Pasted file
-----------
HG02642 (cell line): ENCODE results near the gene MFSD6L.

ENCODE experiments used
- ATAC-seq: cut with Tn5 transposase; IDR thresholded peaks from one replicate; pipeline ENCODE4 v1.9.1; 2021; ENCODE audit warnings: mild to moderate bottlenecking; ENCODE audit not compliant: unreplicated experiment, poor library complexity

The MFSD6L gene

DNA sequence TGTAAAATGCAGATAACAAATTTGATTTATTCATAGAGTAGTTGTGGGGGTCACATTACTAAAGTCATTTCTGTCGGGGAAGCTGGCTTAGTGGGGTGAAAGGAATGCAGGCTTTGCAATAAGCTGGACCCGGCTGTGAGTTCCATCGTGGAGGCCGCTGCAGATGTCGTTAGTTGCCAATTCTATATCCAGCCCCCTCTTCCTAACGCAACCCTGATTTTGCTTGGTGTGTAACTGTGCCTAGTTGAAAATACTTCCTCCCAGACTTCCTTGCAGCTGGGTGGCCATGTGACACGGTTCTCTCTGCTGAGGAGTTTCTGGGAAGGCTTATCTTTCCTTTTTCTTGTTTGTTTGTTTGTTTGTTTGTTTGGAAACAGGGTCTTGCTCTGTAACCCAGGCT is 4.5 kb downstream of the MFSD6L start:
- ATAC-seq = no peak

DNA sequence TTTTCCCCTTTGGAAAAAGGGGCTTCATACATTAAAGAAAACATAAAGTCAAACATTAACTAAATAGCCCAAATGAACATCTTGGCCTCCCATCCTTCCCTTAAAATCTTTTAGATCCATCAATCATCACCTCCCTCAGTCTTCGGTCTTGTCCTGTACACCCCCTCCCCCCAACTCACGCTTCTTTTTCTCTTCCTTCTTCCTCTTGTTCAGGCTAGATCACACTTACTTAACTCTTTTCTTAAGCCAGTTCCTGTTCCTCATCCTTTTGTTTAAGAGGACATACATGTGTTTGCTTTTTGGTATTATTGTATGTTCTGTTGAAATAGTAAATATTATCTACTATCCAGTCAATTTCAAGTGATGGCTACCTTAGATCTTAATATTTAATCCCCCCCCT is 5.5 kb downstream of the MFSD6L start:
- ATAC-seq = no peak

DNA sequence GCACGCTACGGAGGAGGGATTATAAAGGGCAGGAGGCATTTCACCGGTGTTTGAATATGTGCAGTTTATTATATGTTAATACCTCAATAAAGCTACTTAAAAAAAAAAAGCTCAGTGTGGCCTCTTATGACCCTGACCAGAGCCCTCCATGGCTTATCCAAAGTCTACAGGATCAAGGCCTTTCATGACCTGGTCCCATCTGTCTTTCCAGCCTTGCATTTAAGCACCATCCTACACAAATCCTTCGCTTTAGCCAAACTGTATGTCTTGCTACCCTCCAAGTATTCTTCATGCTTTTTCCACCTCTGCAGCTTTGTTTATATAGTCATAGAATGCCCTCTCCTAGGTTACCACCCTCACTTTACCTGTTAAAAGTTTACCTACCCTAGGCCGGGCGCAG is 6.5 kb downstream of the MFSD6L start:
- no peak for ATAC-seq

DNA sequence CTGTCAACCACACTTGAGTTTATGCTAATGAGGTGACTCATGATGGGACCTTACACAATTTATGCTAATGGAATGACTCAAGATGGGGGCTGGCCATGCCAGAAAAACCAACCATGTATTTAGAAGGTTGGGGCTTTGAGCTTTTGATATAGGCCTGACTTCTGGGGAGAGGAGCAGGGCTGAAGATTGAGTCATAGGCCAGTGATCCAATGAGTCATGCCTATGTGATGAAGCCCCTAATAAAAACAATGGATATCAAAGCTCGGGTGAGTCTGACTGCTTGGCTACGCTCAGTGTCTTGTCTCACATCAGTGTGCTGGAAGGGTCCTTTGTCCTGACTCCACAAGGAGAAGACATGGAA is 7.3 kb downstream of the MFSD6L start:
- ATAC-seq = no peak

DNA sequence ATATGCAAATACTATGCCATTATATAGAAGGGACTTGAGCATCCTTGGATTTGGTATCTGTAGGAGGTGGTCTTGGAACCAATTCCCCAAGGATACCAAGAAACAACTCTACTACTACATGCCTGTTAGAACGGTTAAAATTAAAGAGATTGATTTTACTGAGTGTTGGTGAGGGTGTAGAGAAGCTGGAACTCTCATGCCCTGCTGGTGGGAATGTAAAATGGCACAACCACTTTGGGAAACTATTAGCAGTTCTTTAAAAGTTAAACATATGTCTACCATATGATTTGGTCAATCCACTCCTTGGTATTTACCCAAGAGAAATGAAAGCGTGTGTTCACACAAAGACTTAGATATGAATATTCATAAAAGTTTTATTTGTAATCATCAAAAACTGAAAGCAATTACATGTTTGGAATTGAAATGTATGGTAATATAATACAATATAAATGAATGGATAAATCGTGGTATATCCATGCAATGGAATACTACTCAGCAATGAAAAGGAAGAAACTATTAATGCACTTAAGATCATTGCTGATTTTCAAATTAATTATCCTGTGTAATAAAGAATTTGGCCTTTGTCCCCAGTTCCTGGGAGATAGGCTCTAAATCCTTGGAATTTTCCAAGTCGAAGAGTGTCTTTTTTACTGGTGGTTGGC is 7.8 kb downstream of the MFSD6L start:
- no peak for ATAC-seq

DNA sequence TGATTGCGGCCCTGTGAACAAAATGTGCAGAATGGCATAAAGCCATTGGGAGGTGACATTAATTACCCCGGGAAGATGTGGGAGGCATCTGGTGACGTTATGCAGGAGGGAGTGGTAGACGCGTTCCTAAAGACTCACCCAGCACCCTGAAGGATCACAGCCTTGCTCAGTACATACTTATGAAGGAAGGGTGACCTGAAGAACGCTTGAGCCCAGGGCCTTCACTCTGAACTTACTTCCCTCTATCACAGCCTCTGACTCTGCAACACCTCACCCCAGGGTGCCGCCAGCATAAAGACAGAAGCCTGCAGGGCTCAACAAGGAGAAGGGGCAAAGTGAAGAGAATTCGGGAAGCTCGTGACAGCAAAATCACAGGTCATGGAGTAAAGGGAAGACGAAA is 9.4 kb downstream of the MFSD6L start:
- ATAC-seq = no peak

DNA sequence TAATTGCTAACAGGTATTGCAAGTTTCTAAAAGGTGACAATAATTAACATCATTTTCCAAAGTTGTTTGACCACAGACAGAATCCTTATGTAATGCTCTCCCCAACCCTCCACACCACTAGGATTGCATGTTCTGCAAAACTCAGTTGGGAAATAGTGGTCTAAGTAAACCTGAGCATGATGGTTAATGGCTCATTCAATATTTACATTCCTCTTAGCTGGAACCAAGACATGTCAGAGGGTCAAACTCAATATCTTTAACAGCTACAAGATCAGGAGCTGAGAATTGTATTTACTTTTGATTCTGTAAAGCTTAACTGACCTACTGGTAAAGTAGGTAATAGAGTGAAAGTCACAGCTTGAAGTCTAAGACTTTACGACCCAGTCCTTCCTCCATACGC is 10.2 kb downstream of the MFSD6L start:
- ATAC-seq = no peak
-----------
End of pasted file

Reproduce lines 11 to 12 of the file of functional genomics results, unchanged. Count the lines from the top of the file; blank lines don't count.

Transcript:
DNA sequence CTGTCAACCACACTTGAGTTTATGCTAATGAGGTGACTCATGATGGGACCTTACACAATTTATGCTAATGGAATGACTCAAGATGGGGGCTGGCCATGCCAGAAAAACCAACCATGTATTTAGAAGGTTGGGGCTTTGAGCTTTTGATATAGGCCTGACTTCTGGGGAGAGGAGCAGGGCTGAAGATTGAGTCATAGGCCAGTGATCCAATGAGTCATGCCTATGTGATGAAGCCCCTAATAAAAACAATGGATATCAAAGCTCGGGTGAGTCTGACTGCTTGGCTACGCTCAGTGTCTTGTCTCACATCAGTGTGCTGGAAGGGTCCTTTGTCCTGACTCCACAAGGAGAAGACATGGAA is 7.3 kb downstream of the MFSD6L start:
- ATAC-seq = no peak